If I'm honest, which I sometimes am, then I have to admit that until I visited the Margaret River, I hated chardonnay. Truly detested it. Wouldn't have poured it down the drain in case a cockroach had the misfortune of drowning in it. It just wasn't my cup of Tetley's.
Then my epiphany arrived. I accidentally tried one at Wills Domain, and it was good. I intentionally tasted one at Ashbrook, and it was better. And after that, I was ordering it straight up on the rocks at every cellar door I visited. Most were excellent. Some, like Leeuwin and Vasse Felix, were exceptional.
The regional influence is huge. If you haven't tried a Margy chardy, you really should forget about all that Kath and Kim ignominy and go West for a little tipple. Certainly though, you should try it without ice-cubes. And preferably, not from a silver bag.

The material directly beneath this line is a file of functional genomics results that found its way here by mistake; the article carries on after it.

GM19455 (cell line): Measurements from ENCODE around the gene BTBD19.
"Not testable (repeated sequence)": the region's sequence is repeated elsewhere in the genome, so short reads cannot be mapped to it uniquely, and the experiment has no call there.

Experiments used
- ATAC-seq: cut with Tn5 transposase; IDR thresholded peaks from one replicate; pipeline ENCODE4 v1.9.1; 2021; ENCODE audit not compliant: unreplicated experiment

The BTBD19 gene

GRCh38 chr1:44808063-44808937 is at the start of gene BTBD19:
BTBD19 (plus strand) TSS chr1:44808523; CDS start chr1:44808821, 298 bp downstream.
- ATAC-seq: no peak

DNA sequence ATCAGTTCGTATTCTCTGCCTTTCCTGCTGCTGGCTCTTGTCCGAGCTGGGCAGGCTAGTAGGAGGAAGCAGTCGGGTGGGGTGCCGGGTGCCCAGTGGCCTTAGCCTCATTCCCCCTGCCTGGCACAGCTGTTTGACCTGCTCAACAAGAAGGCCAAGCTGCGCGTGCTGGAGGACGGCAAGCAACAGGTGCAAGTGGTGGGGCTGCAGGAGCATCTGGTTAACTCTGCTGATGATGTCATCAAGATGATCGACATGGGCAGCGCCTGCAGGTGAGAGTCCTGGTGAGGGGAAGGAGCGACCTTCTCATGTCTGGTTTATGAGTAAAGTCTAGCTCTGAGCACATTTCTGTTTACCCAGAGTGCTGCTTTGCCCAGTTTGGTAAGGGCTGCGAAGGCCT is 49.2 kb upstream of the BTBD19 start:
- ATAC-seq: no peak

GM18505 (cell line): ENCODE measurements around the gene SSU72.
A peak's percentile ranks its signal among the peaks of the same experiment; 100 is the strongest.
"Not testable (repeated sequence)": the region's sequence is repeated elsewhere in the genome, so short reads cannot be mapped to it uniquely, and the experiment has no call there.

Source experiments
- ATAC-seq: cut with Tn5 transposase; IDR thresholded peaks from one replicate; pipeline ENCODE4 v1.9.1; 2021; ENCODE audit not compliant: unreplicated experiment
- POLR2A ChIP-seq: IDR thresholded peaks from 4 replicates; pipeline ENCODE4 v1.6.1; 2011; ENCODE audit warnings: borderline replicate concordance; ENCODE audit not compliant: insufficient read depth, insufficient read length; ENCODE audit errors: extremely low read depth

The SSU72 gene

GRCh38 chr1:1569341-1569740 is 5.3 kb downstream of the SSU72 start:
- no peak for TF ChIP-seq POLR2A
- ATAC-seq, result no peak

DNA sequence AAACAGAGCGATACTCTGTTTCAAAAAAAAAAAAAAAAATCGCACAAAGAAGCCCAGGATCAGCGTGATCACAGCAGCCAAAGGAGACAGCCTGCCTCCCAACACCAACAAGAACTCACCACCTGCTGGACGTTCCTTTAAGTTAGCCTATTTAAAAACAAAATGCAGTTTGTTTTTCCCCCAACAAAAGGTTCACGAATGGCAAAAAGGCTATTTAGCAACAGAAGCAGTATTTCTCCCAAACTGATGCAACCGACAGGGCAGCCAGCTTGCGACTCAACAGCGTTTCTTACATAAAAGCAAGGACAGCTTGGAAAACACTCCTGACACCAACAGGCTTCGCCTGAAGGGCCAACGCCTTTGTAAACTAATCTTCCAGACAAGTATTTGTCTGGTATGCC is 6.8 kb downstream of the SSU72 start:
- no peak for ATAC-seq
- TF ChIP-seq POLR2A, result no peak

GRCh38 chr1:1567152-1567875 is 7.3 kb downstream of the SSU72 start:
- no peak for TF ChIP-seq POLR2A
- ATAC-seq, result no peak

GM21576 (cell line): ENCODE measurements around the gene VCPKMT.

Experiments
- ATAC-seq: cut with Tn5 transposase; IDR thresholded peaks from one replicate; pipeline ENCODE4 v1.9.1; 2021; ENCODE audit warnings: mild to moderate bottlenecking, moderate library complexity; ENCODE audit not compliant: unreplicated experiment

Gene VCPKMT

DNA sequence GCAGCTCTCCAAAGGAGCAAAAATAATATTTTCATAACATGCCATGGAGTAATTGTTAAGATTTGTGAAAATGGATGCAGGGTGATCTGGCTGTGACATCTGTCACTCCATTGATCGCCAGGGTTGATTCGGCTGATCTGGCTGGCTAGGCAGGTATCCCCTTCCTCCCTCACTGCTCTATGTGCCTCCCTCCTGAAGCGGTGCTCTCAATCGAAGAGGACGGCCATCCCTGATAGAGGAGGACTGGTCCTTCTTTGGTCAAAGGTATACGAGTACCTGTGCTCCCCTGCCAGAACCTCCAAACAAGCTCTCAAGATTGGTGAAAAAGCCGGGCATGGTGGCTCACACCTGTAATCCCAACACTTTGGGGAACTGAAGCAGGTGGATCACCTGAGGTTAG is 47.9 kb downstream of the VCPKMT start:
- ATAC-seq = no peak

Of course, at $80-odd, we can't all (and certainly I can't) stump up for the Leeuwin every day of the week. I was therefore enormously pleased to see a good friend unholster one from his cooler bag at the weekend.
The first thing you notice is that it is the effulgent colour of clarified butter. More yellow than a cowardly canary singing Coldplay, it overflows with a galaxy of stars that seem to be shining just for you.
The body is visibly thick and creamy. The nose, brilliantly lively and vibrant. And at this price (for 750mls no less!), I could happily dab a little on my wife instead of perfume and then take her (and what is left of the bottle) out for a nice steak dinner.
Since this wine is a bit of a rock-star, it will not surprise you that many critics have apparently discovered an entire orchard of fruit somewhere in the glass. Me? I only get lemon, honey, and maybe warm, buttery toast - but that is more than enough. It builds as you swill it in your mouth, and delivers a deliciously long and tannic pucker in the swallow. It is utterly and unctuously, scrumptious.
I usually don't "get" art. But I sure as hell get the Art Series.
Drink with: Buttery fried scallops